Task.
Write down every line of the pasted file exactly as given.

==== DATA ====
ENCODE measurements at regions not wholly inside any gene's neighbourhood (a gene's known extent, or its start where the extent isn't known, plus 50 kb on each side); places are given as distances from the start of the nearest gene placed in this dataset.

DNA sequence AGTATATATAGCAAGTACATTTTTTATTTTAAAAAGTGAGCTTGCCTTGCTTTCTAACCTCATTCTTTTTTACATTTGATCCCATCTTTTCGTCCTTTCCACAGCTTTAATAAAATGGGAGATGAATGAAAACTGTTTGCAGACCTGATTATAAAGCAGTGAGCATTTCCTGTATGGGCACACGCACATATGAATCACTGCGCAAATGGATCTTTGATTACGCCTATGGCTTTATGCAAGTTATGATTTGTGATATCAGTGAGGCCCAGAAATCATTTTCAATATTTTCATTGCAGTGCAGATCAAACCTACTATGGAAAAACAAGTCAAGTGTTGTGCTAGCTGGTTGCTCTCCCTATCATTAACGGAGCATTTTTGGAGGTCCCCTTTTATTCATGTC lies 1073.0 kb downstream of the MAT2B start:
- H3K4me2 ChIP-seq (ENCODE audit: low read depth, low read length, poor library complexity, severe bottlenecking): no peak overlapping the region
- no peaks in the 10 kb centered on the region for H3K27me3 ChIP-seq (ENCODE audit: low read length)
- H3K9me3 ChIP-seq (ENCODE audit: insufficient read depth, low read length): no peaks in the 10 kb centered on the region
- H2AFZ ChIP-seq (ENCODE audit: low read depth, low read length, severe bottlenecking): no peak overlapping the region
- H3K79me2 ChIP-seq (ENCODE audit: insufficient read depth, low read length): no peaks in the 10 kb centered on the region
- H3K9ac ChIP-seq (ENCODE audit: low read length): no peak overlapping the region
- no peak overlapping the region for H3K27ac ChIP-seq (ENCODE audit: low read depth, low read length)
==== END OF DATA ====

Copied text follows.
ENCODE measurements at regions not wholly inside any gene's neighbourhood (a gene's known extent, or its start where the extent isn't known, plus 50 kb on each side); places are given as distances from the start of the nearest gene placed in this dataset.

DNA sequence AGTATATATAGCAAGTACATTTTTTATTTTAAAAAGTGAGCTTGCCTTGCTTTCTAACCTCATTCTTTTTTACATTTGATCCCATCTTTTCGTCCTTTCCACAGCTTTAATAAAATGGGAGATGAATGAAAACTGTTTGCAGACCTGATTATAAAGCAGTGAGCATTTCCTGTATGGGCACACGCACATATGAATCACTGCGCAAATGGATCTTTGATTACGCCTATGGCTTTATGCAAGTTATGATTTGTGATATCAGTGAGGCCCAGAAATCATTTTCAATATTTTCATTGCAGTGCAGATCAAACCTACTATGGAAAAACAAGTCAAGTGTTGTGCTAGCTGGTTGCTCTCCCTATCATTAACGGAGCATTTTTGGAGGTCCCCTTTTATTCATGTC lies 1073.0 kb downstream of the MAT2B start:
- H3K4me2 ChIP-seq (ENCODE audit: low read depth, low read length, poor library complexity, severe bottlenecking): no peak overlapping the region
- no peaks in the 10 kb centered on the region for H3K27me3 ChIP-seq (ENCODE audit: low read length)
- H3K9me3 ChIP-seq (ENCODE audit: insufficient read depth, low read length): no peaks in the 10 kb centered on the region
- H2AFZ ChIP-seq (ENCODE audit: low read depth, low read length, severe bottlenecking): no peak overlapping the region
- H3K79me2 ChIP-seq (ENCODE audit: insufficient read depth, low read length): no peaks in the 10 kb centered on the region
- H3K9ac ChIP-seq (ENCODE audit: low read length): no peak overlapping the region
- no peak overlapping the region for H3K27ac ChIP-seq (ENCODE audit: low read depth, low read length)